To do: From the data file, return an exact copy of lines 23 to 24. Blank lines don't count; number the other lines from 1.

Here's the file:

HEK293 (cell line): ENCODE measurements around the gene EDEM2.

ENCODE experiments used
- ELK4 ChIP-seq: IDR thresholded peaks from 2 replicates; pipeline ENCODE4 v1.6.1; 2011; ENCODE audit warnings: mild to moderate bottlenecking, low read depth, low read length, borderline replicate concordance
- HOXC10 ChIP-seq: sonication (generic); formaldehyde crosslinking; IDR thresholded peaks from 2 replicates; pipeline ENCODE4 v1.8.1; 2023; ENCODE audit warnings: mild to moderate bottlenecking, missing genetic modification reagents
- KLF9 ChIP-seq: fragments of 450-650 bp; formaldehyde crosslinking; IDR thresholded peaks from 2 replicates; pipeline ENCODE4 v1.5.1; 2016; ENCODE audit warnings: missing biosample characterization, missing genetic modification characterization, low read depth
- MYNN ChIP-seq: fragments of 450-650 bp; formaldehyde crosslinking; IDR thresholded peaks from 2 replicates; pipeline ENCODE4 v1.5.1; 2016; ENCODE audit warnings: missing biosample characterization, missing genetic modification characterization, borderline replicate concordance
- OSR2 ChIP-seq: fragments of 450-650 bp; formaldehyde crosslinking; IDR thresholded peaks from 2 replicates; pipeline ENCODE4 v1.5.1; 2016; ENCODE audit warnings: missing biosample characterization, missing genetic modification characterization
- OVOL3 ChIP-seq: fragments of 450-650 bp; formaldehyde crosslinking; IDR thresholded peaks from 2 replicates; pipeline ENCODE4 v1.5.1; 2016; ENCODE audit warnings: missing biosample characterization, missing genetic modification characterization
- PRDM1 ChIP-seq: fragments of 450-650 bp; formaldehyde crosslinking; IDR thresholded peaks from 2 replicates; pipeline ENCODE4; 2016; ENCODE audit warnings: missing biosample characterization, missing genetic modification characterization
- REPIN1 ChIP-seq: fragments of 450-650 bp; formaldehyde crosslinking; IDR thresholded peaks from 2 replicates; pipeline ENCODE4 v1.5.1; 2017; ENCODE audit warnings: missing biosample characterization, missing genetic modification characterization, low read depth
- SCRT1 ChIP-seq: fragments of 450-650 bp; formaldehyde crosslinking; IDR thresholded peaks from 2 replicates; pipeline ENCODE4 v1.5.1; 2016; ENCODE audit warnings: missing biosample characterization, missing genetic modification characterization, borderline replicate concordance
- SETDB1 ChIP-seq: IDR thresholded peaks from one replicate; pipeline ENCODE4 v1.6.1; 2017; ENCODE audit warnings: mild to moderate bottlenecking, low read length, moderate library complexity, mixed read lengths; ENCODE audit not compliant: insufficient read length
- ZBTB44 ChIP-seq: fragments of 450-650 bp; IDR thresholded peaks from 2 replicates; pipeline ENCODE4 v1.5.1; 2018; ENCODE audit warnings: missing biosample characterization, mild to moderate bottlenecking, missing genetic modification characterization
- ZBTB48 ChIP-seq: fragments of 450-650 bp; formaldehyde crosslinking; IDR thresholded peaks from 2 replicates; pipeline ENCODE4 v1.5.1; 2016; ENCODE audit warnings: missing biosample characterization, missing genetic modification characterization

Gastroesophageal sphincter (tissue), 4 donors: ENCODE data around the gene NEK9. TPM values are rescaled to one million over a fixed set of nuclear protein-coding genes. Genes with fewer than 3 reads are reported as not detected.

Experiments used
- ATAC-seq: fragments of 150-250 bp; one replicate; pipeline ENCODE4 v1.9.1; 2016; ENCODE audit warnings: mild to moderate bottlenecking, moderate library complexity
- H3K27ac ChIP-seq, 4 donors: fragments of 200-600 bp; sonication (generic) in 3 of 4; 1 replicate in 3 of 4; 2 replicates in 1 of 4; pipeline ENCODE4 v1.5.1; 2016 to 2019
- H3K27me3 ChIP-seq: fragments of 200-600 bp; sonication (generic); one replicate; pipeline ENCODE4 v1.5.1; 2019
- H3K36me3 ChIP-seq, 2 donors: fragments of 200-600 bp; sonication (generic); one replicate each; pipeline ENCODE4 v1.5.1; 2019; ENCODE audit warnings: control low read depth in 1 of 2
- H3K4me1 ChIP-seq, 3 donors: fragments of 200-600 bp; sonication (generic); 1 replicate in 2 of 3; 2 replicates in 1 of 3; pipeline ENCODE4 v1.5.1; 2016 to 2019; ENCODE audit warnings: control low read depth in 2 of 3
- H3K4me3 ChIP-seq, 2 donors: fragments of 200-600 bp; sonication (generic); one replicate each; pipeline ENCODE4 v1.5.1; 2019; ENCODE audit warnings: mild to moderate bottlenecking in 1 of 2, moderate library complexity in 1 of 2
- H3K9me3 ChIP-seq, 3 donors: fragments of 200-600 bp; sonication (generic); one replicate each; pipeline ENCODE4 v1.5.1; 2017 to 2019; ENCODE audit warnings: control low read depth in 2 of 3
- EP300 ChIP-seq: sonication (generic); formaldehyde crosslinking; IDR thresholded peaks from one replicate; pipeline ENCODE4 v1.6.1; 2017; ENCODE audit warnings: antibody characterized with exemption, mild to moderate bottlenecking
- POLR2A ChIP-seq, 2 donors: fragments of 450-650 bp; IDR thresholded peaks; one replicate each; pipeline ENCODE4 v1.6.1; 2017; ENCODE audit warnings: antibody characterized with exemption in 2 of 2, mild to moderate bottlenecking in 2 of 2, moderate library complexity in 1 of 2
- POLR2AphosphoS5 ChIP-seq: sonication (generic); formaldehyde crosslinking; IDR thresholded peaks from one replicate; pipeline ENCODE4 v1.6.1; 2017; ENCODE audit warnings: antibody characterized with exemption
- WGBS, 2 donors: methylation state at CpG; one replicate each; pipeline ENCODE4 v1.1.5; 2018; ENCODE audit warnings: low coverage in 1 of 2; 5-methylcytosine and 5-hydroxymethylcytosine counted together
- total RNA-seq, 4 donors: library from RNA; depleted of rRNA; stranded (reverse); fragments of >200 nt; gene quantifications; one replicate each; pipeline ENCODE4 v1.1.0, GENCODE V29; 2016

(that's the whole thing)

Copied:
- H3K9me3 ChIP-seq, 3 donors: fragments of 200-600 bp; sonication (generic); one replicate each; pipeline ENCODE4 v1.5.1; 2017 to 2019; ENCODE audit warnings: control low read depth in 2 of 3
- EP300 ChIP-seq: sonication (generic); formaldehyde crosslinking; IDR thresholded peaks from one replicate; pipeline ENCODE4 v1.6.1; 2017; ENCODE audit warnings: antibody characterized with exemption, mild to moderate bottlenecking